Album Roundup

Music by Davey Jones
Issue 34 • December 2015

Featured in this roundup:
Awon & Phoniks • Knowledge Of Self
Shy, Low • Hiraeth
The Snuggalos • Hocus Opus
Zebra Castle • Prick
Zooanzoo • Custody

Awon & Phoniks
Knowledge Of Self

Newport News • October 26, 2015

Awon dropped his first album in 2012 on Japanese label Goon Trax. Since then, he’s steadily improved through collaborations. In 2014, Awon began swapping rhymes with Hampton’s Dephlow and hooked up with Phoniks, a beatmaker from Portland, Maine. The resulting album, Dephacation, was a revelation for hip hop from Hampton Roads. Dephlow spurred vocal competition while Phoniks pounded out sounds bigger and brassier than anything Awon employed on his debut. Refusing to slow down, Awon tapped Phoniks again to produce his second solo album over the next six months. Packed with jazz, funk, and soul samples, Matte Black Soul was a return to slower tempo, but maintained Awon’s new lyrical trajectory.

Knowledge of Self feels like the perfect culmination of the Awon story. Phoniks steers the ship between peaks of braggadocio, as on “Certain Presence” and “Problem Solver,” to subdued lagoons like the reggae-infused “Mysteries of Life,” or piano-laced “Concrete Confessions.” The impressive guest appearances include ADaD’s Chicago flows, Heeni’s standout R&B vocals, and, of course, Dephlow. Awon adapts to every curve with grace and power using his voice as an instrument to capture the stride of pride, create the tension of frustration, or react with gentle gratitude.

Shy, Low

Richmond • November 13, 2015

Steeped in the tradition of Virginia post-rock bands like Gifts from Enola and Long Division, Hiraeth by Shy, Low scoops up the torch without missing a step. The initial salvo of “Nostos,” reprised as a theme after meditative interludes, hooks you with clean solos raked over distorted rhythm guitar. “Saudade” atmospherically impersonates a choir over military drum rolls and “Anomic” lopes along like a country song until the guitars overtake them both like a pack of wild horses. “Algos” swells like a climactic Clint Mansell score and “Times Gone By” plays over the end credits with an evocative wistfulness.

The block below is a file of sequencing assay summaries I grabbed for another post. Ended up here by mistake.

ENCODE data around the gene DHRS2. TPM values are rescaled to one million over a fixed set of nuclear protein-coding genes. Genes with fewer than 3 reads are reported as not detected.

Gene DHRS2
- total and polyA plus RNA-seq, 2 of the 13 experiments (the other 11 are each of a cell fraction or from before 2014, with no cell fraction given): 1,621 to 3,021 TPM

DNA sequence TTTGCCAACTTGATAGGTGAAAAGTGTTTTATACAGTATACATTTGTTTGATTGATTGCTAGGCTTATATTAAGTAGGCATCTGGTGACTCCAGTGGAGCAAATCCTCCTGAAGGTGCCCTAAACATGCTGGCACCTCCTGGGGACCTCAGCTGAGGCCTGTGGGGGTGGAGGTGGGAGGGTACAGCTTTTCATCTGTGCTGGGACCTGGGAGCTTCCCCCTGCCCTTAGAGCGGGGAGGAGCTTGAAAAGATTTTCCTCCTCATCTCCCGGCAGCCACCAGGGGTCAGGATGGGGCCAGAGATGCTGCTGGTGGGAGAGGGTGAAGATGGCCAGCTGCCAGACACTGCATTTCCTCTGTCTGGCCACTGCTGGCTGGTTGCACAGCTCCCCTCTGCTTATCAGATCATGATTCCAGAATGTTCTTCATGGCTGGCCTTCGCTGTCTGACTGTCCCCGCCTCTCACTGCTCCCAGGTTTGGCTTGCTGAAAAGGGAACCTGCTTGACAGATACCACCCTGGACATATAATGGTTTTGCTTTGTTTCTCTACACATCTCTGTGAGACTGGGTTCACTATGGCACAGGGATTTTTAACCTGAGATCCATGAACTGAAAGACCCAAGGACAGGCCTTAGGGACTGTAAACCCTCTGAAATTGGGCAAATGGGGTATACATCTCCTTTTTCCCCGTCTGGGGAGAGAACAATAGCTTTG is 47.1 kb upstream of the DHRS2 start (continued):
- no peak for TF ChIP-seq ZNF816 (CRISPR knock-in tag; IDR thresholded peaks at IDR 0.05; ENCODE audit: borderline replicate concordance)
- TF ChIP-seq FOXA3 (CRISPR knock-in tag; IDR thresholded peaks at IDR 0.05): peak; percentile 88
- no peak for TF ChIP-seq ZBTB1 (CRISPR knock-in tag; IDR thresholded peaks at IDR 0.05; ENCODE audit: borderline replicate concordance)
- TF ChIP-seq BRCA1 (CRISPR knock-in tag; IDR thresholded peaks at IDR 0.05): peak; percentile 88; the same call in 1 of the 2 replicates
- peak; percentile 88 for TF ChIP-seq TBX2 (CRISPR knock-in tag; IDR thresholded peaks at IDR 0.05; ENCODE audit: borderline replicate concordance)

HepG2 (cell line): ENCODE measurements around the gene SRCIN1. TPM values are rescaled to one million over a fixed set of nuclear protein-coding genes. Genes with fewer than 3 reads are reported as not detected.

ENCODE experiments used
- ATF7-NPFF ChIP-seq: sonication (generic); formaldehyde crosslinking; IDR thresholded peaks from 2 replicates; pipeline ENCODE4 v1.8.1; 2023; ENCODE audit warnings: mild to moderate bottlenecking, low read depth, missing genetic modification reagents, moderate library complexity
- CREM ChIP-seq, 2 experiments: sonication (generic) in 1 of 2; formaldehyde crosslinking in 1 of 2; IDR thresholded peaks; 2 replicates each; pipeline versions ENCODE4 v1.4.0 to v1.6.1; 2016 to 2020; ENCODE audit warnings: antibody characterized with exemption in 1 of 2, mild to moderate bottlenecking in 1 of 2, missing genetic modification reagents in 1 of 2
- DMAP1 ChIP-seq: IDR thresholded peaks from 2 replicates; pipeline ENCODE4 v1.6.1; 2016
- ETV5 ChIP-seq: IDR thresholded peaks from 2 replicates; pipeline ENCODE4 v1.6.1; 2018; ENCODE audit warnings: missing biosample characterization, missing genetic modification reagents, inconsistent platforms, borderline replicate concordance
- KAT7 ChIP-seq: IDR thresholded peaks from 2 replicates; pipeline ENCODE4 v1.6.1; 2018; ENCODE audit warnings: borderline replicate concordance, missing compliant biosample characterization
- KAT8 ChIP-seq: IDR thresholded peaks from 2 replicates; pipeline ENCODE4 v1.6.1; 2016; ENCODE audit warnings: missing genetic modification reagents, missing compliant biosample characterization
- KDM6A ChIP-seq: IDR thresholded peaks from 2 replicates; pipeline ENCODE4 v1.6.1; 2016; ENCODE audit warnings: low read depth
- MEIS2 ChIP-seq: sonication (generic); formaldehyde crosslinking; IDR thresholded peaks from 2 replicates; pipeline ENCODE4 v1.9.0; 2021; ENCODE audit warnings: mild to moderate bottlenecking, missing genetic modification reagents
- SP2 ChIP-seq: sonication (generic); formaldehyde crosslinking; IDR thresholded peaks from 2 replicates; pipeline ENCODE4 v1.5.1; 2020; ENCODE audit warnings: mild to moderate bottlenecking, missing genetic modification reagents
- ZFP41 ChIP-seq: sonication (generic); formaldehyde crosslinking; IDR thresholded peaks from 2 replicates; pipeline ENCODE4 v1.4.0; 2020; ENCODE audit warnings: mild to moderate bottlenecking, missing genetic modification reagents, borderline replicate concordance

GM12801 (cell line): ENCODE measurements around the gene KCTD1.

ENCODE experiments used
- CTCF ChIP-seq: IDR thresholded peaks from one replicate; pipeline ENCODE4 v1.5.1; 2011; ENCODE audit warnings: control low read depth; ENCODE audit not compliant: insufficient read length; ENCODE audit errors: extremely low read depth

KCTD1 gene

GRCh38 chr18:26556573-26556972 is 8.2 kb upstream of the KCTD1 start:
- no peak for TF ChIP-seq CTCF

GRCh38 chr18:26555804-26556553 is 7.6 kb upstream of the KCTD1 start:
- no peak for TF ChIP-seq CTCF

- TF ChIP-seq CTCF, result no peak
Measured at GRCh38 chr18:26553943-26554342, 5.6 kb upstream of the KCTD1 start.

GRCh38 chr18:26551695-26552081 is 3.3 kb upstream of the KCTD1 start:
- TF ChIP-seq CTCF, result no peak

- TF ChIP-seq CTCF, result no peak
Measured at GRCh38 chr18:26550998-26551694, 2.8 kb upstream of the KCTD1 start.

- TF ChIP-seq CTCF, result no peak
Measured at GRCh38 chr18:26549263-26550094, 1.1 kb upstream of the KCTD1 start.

The Snuggalos
Hocus Opus

Fredericksburg • October 18, 2015

Affecting a pleasantly cheesy Sixties vibe, The Snuggalos refer to themselves as sci-fi lo-fi and it’s easy to hear why. Psychedelic surf, Caribbean percussion, theremin, and organ flourishes haunt the sound from beginning to end. “You Don’t Spook Me” slinks around like a Bond girl auditioning for Scooby Doo. “Bathroom Buddies” has a drunk-Mod-meets-early-Beatles charm. “The Stone Age” does a pretty convincing impression of The Mamas and The Papas. Most of Hocus Opus sounds like Yo La Tengo recorded a Halloween album in California -- it’s warm and comforting enough to help you make it through the winter.

Zebra Castle

Alexandria • November 19, 2015

Written and recorded all within the last month, Zebra Castle is a curious blend of grooviness with splashes of excess. “Latrodectism” is spacy but interrupted by distortion, representative of the spider bite. “Pumpkin Eater” is spoken word with a chorus of “she won’t be there” crooned around it. “Therapy” flirts with emo during its denouement of grungy bleating. “Premature Ejaculation” plays like an acoustic Animal Collective song, then “Purple Curtains” plugs back in. Bryan is an empathetic figure starting to realize that he is actually “Bryan’s Ghost.” My favorite track, “A Toothless Attack,” is a series of vulgar nightmares.


Harrisonburg • November 8, 2015

Like many quintessential trip-hop groups, Zooanzoo remains unconcerned with the comfort or discomfort of the listener. “Language” and “Give It The Go” could be passed off on pop radio, but squeezed between them is “The Ninth Hand” with all the subtlety of a serial killer’s theme song. “What They Say” and “Frame By Frame” remind me of the carnival bits on Cursive’s The Ugly Organ. “Plague Horn” finds a middle ground between the macabre experimentation and Kelly Carlin’s soothing voice. “Homesick” is a lullabye by comparison, but “Dive” usurps it with a return to dancy absurdism.

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